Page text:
UK could double its hardwood timber production and reduce reliance on imports

posted on September 22, 2016

The UK currently consumes more than 0.5M cubic metres of hardwood timber every year but less than 10% of this is grown in the UK. Yet sustainable home-grown timber production could be doubled by 2050, reducing timber imports by 50,000 cubic metres. This would underpin investment in innovation both in the utilisation of our woodlands and their management. These are the dramatic findings of the Grown in Britain WoodStock report published this month.

opportunities for uk hardwood

Some opportunities for UK hardwood


  1. An increase of 20% in hardwood timber production is achievable in the short-term, reaching 100% increase by 2050.
  2. For the next 40 years 400,000 cubic meters could be brought to market sustainably, without reducing the overall growing stock in our woodlands.
  3. If timber specifications are altered, to reduce the specification of oak in favour of other species, and with improvements to infrastructure, then there is significant scope to increase production eight fold over the long term.
  4. Timber imports could be reduced by approximately 50,000 cubic metres per year.
  5. A gap in the supply chain was identified, similar to consolidation yards run by timber exporters in other countries, supplying licensed timber direct to wholesalers. Grown in Britain WoodStock could fulfill a role in providing this licensed timber at a competitive price.
  6. An online timber buying platform could help organise stocks and help with marketing, possibly linking right back to woodland owners who have access to their own processing facilities.
  7. The research project consortium was led by Grown in Britain and included Sylva Foundation alongside BRE, English Woods Timber, Forestry Commission, Sustainable Construction Solutions, and Wilmott Dixon. Partial funding was provided by Innovate UK.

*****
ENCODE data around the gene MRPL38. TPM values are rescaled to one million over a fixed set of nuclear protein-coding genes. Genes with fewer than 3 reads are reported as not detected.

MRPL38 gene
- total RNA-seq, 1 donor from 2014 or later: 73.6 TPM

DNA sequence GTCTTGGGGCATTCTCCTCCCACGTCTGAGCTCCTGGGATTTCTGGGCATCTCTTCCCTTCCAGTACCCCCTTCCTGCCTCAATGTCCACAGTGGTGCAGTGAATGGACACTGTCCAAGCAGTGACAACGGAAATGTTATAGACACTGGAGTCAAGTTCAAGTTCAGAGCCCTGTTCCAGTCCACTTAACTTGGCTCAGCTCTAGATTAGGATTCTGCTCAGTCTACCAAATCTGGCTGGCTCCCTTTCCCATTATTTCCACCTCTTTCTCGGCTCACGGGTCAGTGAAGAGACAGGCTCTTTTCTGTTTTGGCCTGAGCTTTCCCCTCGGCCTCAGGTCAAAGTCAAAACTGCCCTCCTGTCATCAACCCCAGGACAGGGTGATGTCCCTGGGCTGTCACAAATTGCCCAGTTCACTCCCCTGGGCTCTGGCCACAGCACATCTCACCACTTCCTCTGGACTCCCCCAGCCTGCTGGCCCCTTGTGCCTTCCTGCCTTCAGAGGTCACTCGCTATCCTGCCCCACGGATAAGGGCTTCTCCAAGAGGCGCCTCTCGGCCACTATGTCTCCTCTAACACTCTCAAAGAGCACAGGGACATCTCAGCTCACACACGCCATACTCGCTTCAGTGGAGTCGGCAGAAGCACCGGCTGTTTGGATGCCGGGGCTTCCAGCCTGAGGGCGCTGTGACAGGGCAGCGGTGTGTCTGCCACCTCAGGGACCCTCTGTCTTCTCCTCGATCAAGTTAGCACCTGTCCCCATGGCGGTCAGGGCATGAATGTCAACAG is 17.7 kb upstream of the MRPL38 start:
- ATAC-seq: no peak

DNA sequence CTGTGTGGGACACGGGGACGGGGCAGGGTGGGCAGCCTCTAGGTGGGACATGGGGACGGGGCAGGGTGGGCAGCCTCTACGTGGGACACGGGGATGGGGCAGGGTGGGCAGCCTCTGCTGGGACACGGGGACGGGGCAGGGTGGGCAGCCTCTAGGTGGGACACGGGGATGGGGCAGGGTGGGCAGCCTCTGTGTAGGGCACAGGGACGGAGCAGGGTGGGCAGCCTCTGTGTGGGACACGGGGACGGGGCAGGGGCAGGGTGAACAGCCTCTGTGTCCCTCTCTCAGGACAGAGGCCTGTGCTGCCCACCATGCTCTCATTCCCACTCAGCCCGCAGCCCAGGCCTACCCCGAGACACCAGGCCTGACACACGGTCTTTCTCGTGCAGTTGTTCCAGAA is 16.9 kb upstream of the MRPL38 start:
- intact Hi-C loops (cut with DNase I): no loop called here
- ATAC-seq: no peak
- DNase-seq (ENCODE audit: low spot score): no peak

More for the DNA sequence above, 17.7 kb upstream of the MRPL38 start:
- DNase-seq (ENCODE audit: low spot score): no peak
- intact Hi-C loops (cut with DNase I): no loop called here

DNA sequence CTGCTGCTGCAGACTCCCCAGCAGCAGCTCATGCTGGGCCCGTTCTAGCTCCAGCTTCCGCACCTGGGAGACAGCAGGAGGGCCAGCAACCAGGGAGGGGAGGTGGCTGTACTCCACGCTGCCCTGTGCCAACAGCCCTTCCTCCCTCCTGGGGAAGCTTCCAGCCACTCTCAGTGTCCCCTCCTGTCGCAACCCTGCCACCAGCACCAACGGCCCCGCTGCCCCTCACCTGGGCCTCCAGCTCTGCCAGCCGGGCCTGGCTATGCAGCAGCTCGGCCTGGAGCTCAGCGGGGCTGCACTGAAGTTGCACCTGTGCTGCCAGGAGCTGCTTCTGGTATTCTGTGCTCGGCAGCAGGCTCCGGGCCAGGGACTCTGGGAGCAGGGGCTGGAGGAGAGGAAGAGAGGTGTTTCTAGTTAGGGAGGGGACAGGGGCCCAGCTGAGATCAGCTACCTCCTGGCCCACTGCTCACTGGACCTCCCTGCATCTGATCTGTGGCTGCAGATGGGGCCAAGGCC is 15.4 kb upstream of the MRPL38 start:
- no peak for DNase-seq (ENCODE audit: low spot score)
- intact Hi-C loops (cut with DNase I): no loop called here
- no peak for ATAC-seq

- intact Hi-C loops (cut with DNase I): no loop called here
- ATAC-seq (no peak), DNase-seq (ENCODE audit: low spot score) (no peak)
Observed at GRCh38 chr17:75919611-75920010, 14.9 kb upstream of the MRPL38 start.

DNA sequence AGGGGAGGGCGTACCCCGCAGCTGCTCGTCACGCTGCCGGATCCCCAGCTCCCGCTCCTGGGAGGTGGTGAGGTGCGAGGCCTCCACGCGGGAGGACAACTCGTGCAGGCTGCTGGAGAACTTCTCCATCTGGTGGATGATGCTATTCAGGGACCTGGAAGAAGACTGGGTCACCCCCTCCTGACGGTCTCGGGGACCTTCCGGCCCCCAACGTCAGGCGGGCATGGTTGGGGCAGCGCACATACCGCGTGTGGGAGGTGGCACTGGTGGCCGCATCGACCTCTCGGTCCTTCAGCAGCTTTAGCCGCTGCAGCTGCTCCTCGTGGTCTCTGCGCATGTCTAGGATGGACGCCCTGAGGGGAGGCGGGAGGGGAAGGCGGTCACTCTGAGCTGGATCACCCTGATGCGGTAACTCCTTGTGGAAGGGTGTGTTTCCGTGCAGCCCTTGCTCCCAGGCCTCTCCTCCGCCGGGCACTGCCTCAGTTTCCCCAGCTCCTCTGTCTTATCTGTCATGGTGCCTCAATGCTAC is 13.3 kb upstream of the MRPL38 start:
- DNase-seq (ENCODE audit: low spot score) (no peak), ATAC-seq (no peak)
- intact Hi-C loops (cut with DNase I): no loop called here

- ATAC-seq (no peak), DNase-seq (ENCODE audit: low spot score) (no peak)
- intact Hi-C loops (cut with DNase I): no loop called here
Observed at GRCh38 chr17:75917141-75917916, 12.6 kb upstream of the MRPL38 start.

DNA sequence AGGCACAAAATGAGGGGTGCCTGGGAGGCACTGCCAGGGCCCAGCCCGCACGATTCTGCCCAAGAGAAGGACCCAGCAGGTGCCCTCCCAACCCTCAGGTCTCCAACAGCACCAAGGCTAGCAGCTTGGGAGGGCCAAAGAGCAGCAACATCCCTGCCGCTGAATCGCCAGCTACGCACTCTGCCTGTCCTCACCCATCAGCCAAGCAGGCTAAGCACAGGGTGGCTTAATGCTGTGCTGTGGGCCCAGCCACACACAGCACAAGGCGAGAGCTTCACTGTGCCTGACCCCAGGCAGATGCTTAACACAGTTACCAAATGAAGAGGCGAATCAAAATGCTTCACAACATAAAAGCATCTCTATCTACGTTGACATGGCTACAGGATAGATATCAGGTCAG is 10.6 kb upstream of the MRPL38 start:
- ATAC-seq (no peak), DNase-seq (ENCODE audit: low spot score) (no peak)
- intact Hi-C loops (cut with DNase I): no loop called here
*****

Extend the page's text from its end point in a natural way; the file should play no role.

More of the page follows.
Read more about the WoodStock project and Grown in Britain

Download the full report

Download the full report





  1. Brilliant. It would reduce tree disease being imported on timber too

    Comment by Liz Ramsay — September 23, 2016 @ 7:25 pm

  2. The idea of challenging existing markets with like for like square edged production is daunting. The report needs to consider why this approach has failed in the past and why it is not likely to succeed in the future.

    My view, from the heart of the distribution chain, is that what is needed is high performance, semi manufactured products that address targeted markets with very specific needs.

    To succeed, there needs to be a lot of market research, a lot of upfront investment, and a sea change in attitude within the construction industry. All possible…but needs a very high level strategy with determined backers. Sadly, the industry itself is too fragmented to provide that push.

    Comment by simon fineman — September 24, 2016 @ 9:44 am

  3. It’s astonishing on employment, cost, environmental, bio-security and self sustainability grounds our own country production has been so low for so long. Good luck with this initiative; perhaps it will benefit from a post Brexit impetus?

    Comment by Chris Hyde — September 24, 2016 @ 10:25 am

  4. Important insights Simon that need to be listened to. It is encouraging that the sector is beginning to think bigger and deal with the fragmentation, hence some optimism simply in the coming together of some players to outline the challenges and opportunities. Perhaps as another reader commented, there are possible benefits and opportunities post-Brexit too.

    Comment by Gabriel Hemery — September 24, 2016 @ 11:05 am

  5. Agree Chris, particularly looking ahead to opportunities post-Brexit too.

    Comment by Gabriel Hemery — September 24, 2016 @ 11:06 am

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